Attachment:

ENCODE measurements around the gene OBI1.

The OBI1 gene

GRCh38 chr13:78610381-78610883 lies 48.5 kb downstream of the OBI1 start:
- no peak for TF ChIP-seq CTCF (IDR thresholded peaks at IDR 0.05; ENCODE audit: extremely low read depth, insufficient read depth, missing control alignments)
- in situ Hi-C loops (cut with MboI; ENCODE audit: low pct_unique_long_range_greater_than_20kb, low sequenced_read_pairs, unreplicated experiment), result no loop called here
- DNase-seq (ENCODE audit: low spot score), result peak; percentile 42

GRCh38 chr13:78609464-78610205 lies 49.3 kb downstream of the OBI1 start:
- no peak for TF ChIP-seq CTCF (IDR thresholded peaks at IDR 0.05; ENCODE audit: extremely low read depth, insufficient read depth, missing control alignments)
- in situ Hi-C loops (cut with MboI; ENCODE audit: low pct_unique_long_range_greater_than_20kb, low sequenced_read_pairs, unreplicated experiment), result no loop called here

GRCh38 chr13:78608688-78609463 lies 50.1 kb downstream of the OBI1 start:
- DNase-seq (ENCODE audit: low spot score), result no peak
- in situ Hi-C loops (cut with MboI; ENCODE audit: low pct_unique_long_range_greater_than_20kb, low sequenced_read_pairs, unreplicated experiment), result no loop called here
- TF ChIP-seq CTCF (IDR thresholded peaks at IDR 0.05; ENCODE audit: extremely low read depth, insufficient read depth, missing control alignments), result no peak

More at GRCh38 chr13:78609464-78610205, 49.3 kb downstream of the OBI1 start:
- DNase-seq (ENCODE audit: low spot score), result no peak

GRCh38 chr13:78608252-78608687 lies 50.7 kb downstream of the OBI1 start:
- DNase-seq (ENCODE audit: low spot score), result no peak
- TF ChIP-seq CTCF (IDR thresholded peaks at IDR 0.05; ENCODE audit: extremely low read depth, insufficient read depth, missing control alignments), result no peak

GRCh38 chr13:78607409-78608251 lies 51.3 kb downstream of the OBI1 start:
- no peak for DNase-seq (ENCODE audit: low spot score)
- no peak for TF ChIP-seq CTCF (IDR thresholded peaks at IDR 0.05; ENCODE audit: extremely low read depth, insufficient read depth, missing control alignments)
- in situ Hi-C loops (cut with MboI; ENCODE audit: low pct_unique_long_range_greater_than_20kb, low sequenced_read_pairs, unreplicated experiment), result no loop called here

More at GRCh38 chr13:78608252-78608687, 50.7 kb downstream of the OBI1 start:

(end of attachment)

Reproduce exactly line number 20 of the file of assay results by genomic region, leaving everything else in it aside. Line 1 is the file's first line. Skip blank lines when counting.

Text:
- no peak for DNase-seq (ENCODE audit: low spot score)